Hyperthyroidism | Thyroid Function - MedSchool
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Thyroid Function
 
 
Thyroid Function
 
 
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Hyperthyroidism refers to hyperactivity of the thyroid gland, with increased circulating thyroid hormones. This tends to be accompanied by typical signs and symptoms of thyrotoxicosis.
 

Hyperthyroidism

 
 
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Overview

  • Hyperthyroidism refers to hyperactivity of the thyroid gland, with increased circulating thyroid hormones. This tends to be accompanied by typical signs and symptoms of thyrotoxicosis such as those listed below.
    • TFT Interpretation

    • Primary hyperthyroidism -  reduced TSH with elevated T4
    • Subclinical hyperthyroidism - reduced TSH with normal T4
    • Central hyperthyroidism - elevated TSH with elevated T4

Manifestations

    • Clinical Features

    • Symptoms

    • Weight loss despite increased appetite
    • Hyperactivity / irritability
    • Heat intolerance
    • Tremor
    • Sweating
    • Palpitations
    • Diarrhoea
    • Amenorrhoea
    • Alopecia
    • Signs

    • Sinus tachycardia / atrial fibrillation
    • Psychomotor agitation
    • Fine tremor
    • Warm skin
    • Onycholysis
    • Palmar erythema
    • Muscle wasting / weakness
    • Hyperreflexia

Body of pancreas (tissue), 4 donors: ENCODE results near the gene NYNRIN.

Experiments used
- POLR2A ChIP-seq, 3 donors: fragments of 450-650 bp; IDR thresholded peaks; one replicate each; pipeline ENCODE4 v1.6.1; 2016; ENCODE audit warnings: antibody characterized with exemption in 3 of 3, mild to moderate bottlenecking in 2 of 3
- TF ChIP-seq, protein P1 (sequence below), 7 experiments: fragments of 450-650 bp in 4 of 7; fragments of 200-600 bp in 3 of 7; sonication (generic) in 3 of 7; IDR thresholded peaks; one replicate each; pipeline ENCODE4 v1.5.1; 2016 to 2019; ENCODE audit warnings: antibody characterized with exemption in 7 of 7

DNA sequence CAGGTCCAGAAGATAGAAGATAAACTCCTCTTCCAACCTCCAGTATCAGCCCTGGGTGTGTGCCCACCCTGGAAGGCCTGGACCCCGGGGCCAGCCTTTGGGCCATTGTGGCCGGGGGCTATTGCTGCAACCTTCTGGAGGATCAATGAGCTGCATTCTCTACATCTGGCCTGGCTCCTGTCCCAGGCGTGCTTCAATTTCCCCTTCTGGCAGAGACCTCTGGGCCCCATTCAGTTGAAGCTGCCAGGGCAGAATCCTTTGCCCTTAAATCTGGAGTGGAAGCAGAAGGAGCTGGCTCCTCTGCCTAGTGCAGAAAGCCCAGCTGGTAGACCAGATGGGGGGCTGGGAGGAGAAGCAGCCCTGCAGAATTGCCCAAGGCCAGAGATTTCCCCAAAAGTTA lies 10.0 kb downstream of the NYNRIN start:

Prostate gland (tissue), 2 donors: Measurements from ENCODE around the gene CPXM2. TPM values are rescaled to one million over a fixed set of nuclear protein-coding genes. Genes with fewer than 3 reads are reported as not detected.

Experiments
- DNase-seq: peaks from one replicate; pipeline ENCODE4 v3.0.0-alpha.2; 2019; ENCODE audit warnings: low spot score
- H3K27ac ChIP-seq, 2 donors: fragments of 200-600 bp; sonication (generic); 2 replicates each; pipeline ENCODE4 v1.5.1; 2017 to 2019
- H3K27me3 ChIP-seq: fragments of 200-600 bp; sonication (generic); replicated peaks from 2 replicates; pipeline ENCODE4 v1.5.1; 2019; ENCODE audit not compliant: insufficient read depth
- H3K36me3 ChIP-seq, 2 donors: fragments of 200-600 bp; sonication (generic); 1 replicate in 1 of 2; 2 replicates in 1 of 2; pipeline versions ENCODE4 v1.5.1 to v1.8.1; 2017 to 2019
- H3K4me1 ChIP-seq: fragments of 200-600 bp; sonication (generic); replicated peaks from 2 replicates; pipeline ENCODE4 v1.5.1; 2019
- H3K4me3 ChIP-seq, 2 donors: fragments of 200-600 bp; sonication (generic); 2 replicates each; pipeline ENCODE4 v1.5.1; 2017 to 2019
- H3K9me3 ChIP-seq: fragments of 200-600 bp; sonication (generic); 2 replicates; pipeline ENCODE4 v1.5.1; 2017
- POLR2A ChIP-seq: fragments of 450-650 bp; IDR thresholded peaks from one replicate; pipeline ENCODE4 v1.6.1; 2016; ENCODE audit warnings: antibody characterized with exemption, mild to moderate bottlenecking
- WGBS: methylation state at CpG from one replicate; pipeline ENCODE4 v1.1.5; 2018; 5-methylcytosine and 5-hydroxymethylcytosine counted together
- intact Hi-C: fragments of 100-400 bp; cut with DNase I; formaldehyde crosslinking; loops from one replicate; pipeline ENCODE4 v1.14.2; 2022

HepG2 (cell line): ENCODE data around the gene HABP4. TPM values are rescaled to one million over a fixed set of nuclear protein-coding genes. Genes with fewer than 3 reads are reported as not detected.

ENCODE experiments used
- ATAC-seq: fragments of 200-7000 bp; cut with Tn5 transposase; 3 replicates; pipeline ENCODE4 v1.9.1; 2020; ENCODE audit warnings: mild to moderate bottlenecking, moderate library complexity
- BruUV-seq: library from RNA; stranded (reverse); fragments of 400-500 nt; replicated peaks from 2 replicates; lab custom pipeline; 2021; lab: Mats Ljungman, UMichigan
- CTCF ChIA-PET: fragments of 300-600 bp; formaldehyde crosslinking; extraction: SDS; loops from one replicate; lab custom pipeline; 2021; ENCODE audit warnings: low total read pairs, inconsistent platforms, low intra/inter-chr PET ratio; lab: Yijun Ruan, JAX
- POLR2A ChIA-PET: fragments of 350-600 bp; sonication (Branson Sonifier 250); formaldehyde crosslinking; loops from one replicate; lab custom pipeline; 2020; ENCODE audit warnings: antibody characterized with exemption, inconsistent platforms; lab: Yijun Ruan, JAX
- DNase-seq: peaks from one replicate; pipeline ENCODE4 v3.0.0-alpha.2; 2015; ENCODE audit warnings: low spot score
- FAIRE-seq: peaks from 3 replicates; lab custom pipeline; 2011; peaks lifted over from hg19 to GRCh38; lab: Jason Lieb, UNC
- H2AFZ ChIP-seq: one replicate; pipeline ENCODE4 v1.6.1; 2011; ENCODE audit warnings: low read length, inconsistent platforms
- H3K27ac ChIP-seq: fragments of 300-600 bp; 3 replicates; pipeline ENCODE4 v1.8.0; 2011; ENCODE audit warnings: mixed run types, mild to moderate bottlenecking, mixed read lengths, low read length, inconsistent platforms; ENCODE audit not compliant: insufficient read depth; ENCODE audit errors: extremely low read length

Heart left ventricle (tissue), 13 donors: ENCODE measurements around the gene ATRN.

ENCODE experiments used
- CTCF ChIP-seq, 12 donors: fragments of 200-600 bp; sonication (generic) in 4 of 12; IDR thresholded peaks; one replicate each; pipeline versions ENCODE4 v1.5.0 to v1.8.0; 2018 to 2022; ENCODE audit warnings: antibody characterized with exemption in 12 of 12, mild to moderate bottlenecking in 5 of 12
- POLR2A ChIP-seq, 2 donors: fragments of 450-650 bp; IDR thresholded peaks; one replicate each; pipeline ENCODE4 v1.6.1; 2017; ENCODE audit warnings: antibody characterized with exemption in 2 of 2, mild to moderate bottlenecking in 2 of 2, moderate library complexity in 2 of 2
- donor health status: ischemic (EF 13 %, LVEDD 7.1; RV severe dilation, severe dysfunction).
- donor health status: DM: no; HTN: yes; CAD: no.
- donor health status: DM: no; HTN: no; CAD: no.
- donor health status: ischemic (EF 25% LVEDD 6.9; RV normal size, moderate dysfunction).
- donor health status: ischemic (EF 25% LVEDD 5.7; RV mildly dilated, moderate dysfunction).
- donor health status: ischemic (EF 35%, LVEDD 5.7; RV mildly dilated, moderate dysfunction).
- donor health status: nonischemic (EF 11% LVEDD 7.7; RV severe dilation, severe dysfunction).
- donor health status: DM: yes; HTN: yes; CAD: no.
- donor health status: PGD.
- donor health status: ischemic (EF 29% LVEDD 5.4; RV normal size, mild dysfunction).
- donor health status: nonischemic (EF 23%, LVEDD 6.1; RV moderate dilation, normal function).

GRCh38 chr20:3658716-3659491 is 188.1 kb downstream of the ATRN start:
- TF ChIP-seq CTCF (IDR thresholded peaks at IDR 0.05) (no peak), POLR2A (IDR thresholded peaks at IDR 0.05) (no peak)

• Alopecia
    • Gynaecomastia
    • Manifestations of Grave’s

    • Exophthalmos
    • Proptosis
    • Periorbital / lid swelling and chemosis
    • Lid lag
    • Diplopia, poor convergence, limited upward gaze
    • Corneal ulcers (exposure keratitis)
    • Decreased visual acuity (retinal and optic nerve oedema)
    • Pretibial myxoedema

Primary Hyperthyroidism

  • Hyperthyroidism that originates from thyroid tissue.
    • Look For

    • Suppressed TSH with elevated T3 and elevated or normal T4.
    • Causes of Primary Hyperthyroidism

    • Grave’s disease
    • Toxic multinodular goitre
    • Toxic nodule
    • Thyroiditis - postviral, postpartum, lymphocytic
    • Thyroxine - excess replacement, thyrotoxicosis factitia
    • Drugs - amiodarone, iodine
    • Pregnancy-related - hyperemesis gravidarum, hydatidiform mole
    • Struma ovarii
    • Congenital hyperthyroidism

Subclinical Hyperthyroidism

  • Patients with subclinical hyperthyroidism have TSH suppression and normal T4 without overt clinical features of hyperthyroidism, or with nonspecific symptoms.
    • Look For

    • Reduced TSH with normal T4
    • No clinical features of hyperthyroidism
    • Causes of Subclinical Hyperthyroidism

    • As per primary hyperthyroidism.
    • Differential Diagnosis of TFT Findings

    • Recent treatment of hyperthyroidism
    • Intermittent thyroxine
    • T3 thyrotoxicosis
    • Nonthyroidal illness
    • Drugs - steroids, dopamine, dobutamine
    • Pearls

    • If the patient is clinically thyrotoxic, consider T3 toxicosis and check the patient’s T3.
    • Take a careful medication history, including past treatment for hyper or hypothyroidism.
    • Ask about recent illnesses.

Central Hyperthyroidism

  • TSH-secreting pituitary tumours are rare.
    • Look For

    • Normal / elevated TSH with elevated T4.
    • Differential Diagnosis of TFT Findings

    • Thyroid hormone resistance
    • Acute psychiatric illness
    • Drugs - amiodarone, heparin
    • Familial dysalbuminaemic hyperthyroxinaemia
    • Assay interference
Last updated on July 29th, 2019
 
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